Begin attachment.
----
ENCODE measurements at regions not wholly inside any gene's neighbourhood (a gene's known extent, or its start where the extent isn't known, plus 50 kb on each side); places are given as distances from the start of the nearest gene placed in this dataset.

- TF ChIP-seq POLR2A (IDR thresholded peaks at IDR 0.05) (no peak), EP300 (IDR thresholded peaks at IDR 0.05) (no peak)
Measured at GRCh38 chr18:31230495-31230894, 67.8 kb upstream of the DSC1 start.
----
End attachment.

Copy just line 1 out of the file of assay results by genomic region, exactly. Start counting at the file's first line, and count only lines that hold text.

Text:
ENCODE measurements at regions not wholly inside any gene's neighbourhood (a gene's known extent, or its start where the extent isn't known, plus 50 kb on each side); places are given as distances from the start of the nearest gene placed in this dataset.